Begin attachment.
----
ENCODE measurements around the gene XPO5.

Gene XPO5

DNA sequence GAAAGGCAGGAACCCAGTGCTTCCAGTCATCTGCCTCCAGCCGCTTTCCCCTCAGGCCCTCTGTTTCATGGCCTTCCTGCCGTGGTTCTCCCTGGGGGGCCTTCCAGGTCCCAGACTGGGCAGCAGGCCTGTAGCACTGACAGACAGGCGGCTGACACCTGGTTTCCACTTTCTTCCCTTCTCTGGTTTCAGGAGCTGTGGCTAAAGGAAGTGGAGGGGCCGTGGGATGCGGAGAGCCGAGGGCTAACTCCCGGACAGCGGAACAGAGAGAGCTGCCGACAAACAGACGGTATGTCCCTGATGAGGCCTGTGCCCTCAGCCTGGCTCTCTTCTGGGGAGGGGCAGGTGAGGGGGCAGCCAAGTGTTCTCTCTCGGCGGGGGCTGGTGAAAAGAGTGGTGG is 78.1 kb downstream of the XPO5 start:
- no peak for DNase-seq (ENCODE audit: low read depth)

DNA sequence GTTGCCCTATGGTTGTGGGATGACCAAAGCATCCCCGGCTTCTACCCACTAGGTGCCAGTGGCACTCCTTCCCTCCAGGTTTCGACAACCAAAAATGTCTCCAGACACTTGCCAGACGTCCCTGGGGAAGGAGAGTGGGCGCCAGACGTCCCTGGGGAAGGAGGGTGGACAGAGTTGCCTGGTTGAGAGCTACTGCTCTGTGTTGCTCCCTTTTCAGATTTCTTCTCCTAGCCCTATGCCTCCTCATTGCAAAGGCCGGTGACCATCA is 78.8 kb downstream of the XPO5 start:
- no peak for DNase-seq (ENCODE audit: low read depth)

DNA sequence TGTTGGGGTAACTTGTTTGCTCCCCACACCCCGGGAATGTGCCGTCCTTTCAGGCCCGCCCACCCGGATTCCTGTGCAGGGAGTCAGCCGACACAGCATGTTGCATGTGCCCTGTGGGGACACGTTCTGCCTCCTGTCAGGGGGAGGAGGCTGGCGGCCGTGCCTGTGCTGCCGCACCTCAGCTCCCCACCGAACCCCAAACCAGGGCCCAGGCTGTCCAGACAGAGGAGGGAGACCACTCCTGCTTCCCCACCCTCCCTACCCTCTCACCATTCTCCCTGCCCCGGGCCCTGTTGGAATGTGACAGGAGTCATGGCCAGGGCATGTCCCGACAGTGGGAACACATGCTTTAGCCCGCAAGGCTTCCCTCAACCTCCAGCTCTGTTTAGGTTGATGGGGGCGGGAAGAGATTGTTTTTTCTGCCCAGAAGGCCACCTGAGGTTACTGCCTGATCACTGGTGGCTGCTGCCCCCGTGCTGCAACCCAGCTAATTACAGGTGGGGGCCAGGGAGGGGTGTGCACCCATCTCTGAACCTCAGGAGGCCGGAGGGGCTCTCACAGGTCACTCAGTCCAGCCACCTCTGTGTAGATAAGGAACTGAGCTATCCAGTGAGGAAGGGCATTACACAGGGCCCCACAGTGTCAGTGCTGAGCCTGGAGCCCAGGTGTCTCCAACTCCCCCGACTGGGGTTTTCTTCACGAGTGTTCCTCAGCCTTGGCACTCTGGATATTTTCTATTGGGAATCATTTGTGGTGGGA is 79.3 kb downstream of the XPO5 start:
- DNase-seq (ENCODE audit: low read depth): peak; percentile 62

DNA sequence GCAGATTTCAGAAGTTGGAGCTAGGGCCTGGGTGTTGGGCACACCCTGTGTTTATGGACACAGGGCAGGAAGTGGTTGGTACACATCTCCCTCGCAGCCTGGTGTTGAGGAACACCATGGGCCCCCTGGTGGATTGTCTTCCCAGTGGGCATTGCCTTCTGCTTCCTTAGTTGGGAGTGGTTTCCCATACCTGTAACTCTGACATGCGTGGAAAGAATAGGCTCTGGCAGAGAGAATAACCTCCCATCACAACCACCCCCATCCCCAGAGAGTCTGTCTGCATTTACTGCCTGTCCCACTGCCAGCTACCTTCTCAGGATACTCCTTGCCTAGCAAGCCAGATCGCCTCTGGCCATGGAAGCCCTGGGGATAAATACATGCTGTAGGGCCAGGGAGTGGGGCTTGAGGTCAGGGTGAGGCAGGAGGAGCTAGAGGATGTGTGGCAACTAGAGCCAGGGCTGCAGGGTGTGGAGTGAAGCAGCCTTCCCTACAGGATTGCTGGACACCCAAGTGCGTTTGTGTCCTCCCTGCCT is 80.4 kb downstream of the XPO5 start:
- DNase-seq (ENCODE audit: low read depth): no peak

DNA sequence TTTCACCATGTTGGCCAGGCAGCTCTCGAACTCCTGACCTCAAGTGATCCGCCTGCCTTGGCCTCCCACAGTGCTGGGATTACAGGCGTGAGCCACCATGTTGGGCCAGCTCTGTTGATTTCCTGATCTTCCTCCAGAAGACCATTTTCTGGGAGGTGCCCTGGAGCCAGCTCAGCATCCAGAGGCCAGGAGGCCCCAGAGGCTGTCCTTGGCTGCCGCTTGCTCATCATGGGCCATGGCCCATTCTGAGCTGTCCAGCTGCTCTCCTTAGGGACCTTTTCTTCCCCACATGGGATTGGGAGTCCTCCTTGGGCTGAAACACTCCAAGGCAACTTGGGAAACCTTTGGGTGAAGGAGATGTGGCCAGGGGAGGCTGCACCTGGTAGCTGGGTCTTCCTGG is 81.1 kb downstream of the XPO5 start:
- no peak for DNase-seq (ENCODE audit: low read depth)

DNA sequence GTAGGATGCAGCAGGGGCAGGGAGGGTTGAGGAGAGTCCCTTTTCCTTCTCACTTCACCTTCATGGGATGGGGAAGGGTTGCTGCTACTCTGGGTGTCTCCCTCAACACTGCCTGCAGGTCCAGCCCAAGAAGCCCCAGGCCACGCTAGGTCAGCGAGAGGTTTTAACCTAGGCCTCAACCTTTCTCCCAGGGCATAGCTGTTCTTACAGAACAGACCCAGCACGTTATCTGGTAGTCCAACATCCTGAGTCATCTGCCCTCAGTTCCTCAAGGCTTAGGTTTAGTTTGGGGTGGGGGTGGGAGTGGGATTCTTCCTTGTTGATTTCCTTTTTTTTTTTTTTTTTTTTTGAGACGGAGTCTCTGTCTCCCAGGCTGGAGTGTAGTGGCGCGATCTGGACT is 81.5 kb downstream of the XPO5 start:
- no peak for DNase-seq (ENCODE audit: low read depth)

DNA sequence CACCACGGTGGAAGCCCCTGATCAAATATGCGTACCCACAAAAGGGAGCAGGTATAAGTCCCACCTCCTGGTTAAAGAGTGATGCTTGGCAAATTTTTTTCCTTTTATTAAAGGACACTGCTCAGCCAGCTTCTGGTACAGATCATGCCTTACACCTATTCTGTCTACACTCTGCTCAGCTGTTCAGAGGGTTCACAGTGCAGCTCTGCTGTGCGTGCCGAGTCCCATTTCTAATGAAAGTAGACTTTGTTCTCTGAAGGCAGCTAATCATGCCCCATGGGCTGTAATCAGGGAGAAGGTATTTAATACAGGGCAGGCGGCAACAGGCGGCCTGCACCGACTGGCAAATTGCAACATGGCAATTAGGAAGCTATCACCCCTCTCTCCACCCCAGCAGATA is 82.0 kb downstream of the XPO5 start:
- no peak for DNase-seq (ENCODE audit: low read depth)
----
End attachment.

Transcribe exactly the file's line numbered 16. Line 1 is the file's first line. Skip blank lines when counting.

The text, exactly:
- no peak for DNase-seq (ENCODE audit: low read depth)